If the food industry is now facing two newly pathogenic types of Listeria and neither one minds quat sanitizers, what are our next steps in terms of product safety, environmental monitoring programs, regulatory expectations, audit readiness etc?  It's important for the food safety community to stay ahead of all these considerations when microbes start behaving in ways they have not behaved before. If we're seeing new risks to human health, we'll need to meet it the threat head on and protect our customers.

 

It will be quite helpful to hear thoughts and perspectives of microbiologists, sanitation experts, and other parties that can help outline a practical plant-level response to the concern raised in the article.

 

Erik Kurdelak



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SHQuality

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Posted 25 January 2023 - 02:22 PM

Hi Erik, 

 

What type of product do you produce and what mitigation factors do you already have in place to avoid Listeria now?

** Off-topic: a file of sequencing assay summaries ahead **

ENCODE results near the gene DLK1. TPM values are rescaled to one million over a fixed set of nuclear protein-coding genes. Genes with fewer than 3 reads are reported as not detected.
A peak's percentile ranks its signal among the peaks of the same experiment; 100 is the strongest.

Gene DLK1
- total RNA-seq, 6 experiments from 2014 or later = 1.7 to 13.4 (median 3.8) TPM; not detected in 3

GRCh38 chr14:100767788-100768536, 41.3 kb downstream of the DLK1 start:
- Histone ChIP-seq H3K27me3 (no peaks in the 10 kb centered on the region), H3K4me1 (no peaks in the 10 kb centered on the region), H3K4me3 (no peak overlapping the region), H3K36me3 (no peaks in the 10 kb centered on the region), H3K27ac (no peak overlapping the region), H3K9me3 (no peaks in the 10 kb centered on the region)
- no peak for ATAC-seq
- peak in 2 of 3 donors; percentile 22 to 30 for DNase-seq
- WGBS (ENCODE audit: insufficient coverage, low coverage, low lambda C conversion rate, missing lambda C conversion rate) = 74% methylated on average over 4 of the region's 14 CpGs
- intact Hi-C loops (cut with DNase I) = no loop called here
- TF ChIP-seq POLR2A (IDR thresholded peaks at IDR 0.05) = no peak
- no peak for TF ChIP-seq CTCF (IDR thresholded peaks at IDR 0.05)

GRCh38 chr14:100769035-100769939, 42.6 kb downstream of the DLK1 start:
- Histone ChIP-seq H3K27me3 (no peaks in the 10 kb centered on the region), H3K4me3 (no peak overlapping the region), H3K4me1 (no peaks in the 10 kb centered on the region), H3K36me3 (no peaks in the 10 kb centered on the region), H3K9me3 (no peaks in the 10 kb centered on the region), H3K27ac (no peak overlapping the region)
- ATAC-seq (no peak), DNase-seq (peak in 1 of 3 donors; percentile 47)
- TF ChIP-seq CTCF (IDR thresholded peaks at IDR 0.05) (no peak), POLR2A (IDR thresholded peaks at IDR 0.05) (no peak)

My initial thought would be to avoid causing conditions that make good growth conditions for any Listeria strain, but that may not be practical for your case.



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Posted 25 January 2023 - 03:23 PM

I think something everyone will have to consider is a chemical rotation, not just on the sanitizer, but cleaning agents as well.  Also, we may need to look at the number of hours sanitation has available to them in order to increase deep cleaning hours

 

Re: SHQuality--any facility that has either A) a wet clean process and/or B) raw agricultural commodities (including non heat treated flour) are at risk,  so impractical for most food manufacturers to avoid creating ideal conditions

 

Hopefully, this will spurn a new design for drainage systems whereby a sanitation process, much like CIP is installed when drains are


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Kurdelak

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Posted 25 January 2023 - 03:40 PM

We produce a wide range of raw and fully cooked frozen bakery products.  Our sanitation protocol, environmental monitoring, and other preventative controls are designed to prevent any listeria species.  This is validated by a 3rd party accredited lab that checks our EMP as well as actual product samples.  We use a standard  3wk-1wk rotation with sanitizers, being 3 weeks on quat-based sanitizer followed by one week of chlorine-based sanitizer to knock out any possible resistant strains. Then we go right back to quat fort he next 3 weeks..